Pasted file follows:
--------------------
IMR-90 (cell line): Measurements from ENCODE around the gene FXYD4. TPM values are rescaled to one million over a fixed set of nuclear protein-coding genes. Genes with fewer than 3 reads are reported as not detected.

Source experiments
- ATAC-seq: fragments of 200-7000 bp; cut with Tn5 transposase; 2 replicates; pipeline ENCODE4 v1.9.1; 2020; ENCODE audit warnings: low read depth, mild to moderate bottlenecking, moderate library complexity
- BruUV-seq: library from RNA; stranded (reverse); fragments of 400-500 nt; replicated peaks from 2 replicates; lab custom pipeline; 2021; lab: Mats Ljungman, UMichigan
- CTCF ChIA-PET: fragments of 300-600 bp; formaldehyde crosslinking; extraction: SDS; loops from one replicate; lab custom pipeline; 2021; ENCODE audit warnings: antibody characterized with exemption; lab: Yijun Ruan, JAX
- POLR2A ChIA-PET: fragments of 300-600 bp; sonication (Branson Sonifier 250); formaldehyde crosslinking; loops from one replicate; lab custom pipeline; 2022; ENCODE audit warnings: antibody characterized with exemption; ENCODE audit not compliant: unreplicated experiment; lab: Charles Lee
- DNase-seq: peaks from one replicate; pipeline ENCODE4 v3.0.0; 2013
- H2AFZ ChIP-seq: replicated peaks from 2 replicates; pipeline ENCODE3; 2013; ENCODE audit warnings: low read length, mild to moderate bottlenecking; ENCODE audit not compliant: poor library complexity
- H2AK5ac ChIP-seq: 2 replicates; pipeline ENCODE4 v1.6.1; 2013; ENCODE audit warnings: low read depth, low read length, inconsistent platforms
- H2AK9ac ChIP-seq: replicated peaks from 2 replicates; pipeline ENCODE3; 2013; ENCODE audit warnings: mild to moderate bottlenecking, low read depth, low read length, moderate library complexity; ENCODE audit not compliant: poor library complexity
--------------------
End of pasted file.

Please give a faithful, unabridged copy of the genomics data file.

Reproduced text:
IMR-90 (cell line): Measurements from ENCODE around the gene FXYD4. TPM values are rescaled to one million over a fixed set of nuclear protein-coding genes. Genes with fewer than 3 reads are reported as not detected.

Source experiments
- ATAC-seq: fragments of 200-7000 bp; cut with Tn5 transposase; 2 replicates; pipeline ENCODE4 v1.9.1; 2020; ENCODE audit warnings: low read depth, mild to moderate bottlenecking, moderate library complexity
- BruUV-seq: library from RNA; stranded (reverse); fragments of 400-500 nt; replicated peaks from 2 replicates; lab custom pipeline; 2021; lab: Mats Ljungman, UMichigan
- CTCF ChIA-PET: fragments of 300-600 bp; formaldehyde crosslinking; extraction: SDS; loops from one replicate; lab custom pipeline; 2021; ENCODE audit warnings: antibody characterized with exemption; lab: Yijun Ruan, JAX
- POLR2A ChIA-PET: fragments of 300-600 bp; sonication (Branson Sonifier 250); formaldehyde crosslinking; loops from one replicate; lab custom pipeline; 2022; ENCODE audit warnings: antibody characterized with exemption; ENCODE audit not compliant: unreplicated experiment; lab: Charles Lee
- DNase-seq: peaks from one replicate; pipeline ENCODE4 v3.0.0; 2013
- H2AFZ ChIP-seq: replicated peaks from 2 replicates; pipeline ENCODE3; 2013; ENCODE audit warnings: low read length, mild to moderate bottlenecking; ENCODE audit not compliant: poor library complexity
- H2AK5ac ChIP-seq: 2 replicates; pipeline ENCODE4 v1.6.1; 2013; ENCODE audit warnings: low read depth, low read length, inconsistent platforms
- H2AK9ac ChIP-seq: replicated peaks from 2 replicates; pipeline ENCODE3; 2013; ENCODE audit warnings: mild to moderate bottlenecking, low read depth, low read length, moderate library complexity; ENCODE audit not compliant: poor library complexity